|US9707028||19 Aug 2015||18 Jul 2017||Gyrus Acmi, Inc.||Multi-mode combination electrosurgical device|
|US9763730||11 Feb 2014||19 Sep 2017||Gyrus Acmi, Inc.||Electrosurgical instrument|
|US9782216||16 Feb 2016||10 Oct 2017||Gyrus Acmi, Inc.||Medical forceps with vessel transection capability|
|US20040098039 *||12 Dec 2002||20 May 2004||Paul Sinding||Surgical tool|
|US20040145200 *||24 Jan 2003||29 Jul 2004||Cho Yong Hoon||Padded tweezers|
|US20050033329 *||23 Jul 2004||10 Feb 2005||Cardica, Inc.||System for performing anastomosis|
|US20050125013 *||12 Nov 2004||9 Jun 2005||Alan Kessler||Safety surgical forceps|
|US20050131428 *||12 Nov 2004||16 Jun 2005||Cardica, Inc.||Anastomosis tool having a connector holder|
|US20050154406 *||12 Nov 2004||14 Jul 2005||Cardica, Inc.||Method for anastomosing vessels|
|US20050177177 *||3 Apr 2003||11 Aug 2005||Viola Frank J.||Surgical clip applier with high torque jaws|
|US20060241660 *||17 Mar 2006||26 Oct 2006||Cardica, Inc.||Anastomosis system with flexible shaft|
|US20070119902 *||2 Feb 2007||31 May 2007||Cardica, Inc.||Anastomosis Stapler|
|US20080027472 *||2 Oct 2007||31 Jan 2008||Cardica, Inc.||Anastomosis System with Anvil Entry Hole Sealer|
|US20080243174 *||30 Mar 2007||2 Oct 2008||T.A.G. Medical Products A Limited Partnership||Finger mounting for surgical instruments particularly useful in open and endoscopic surgery|
|US20080243177 *||30 Mar 2007||2 Oct 2008||T.A.G. Medical Products, A Limited Partnership||Surgical instrument usable as a grasper and/or probe|
|US20080243178 *||30 Mar 2007||2 Oct 2008||T.A.G. Medical Products A Limited Partnership||Surgical instrument particularly useful as tweezers for grasping and holding objects of different thicknesses|
|US20100069934 *||12 Oct 2009||18 Mar 2010||Cardica, Inc.||Anastomosis Method Utilizing Tool with Fluid-Driven Actuator|
|US20100155453 *||1 Mar 2010||24 Jun 2010||Cardica, Inc.||Surgical Staples Frangibly Connected to Staple Holding Strip|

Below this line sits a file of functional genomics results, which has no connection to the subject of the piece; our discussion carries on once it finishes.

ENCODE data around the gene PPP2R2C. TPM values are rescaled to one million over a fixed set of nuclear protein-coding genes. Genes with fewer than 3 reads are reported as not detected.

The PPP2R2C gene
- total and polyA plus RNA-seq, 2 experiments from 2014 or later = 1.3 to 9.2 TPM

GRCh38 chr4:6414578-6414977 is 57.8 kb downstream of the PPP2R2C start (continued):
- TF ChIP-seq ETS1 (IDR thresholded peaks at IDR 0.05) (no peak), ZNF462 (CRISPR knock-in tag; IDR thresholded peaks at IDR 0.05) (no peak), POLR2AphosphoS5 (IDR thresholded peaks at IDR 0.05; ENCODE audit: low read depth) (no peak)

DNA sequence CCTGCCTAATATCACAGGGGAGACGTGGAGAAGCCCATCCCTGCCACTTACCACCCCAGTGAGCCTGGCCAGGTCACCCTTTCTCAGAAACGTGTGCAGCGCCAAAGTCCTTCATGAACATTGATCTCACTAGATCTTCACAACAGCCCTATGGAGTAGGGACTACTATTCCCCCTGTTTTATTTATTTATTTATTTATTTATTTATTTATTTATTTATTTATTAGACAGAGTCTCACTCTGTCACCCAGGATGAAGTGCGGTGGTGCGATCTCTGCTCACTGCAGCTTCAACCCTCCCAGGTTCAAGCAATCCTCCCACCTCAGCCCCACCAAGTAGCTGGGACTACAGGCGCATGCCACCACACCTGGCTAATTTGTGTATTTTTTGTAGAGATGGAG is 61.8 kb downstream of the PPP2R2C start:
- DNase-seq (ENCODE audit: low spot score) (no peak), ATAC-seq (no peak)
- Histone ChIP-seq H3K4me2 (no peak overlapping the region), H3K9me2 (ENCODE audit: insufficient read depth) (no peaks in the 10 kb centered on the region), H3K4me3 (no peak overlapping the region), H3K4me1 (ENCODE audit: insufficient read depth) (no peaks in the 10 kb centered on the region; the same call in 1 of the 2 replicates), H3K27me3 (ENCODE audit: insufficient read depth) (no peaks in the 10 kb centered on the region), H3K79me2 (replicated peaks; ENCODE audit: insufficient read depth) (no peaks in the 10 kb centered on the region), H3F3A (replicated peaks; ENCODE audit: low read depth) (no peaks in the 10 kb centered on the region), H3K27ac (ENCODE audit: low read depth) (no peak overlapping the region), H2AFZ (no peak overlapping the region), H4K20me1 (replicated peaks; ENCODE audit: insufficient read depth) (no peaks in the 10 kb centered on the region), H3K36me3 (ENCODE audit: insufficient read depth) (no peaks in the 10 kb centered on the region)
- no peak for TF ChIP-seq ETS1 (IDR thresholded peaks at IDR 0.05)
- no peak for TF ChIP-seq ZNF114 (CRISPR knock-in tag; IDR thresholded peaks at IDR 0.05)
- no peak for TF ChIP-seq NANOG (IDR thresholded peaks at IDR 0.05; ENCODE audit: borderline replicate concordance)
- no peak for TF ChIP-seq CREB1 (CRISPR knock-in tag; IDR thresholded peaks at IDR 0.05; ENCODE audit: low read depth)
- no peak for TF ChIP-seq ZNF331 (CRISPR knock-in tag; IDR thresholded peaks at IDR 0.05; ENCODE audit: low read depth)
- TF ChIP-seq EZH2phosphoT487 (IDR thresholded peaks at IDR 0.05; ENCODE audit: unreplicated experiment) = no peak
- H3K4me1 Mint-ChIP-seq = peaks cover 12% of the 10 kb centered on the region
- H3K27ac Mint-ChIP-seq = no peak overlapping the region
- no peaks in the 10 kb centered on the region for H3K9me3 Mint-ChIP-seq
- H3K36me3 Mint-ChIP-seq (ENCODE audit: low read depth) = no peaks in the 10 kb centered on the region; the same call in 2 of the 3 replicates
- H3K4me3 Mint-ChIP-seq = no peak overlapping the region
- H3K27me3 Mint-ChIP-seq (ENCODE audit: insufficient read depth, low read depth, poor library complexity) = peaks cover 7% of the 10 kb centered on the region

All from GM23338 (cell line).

|US20100230464 *||26 May 2010||16 Sep 2010||Cardica, Inc.||Driverless Surgical Stapler|
|US20100249826 *||15 Jun 2010||30 Sep 2010||T.A.G. Medical Products A Limited Partnership||Finger mounting for surgical instruments particularly useful in open and endoscopic surgery|
|US20100298865 *||21 May 2009||25 Nov 2010||Jean-Luc Aufaure||Surgical tweezers|
|US20110210157 *||11 May 2011||1 Sep 2011||Cardica, Inc.||Surgical Method for Stapling Tissue|
|US20120126557 *||24 Feb 2011||24 May 2012||Hon Hai Precision Industry Co., Ltd.||Clamping tweezers|
|DE3640471A1 *||27 Nov 1986||9 Jun 1988||Aesculap Werke Ag||Forceps (tweezers), in particular surgical coagulation forceps|
|DE19841249C1 *||9 Sep 1998||25 May 2000||Aesculap Ag & Co Kg||Pincers for surgical instrument has shanks pivoted together and actuated by rod with stop shoulder|
|EP1080657A1 *||20 Aug 1999||7 Mar 2001||Outils Rubis S.A.||Tweezer made of light metal|
|WO2001013756A1 *||18 Aug 2000||1 Mar 2001||Outils Rubis Sa||Tweezers|
|WO2002038093A1 *||11 Nov 2000||16 May 2002||Surgical Concepts, Inc.||Rocking apparatus for manipulating elements in the eye|
|WO2008120191A2 *||26 Mar 2008||9 Oct 2008||T.A.G. Medical Products A Limited Partnership||Surgical instrument particularly useful as tweezers for grasping and holding objects of different thicknesses|
|WO2008120191A3 *||26 Mar 2008||25 Feb 2010||T.A.G. Medical Products A Limited Partnership||Surgical instrument particularly useful as tweezers for grasping and holding objects of different thicknesses|
|U.S. Classification||294/99.2, 606/207, 606/210|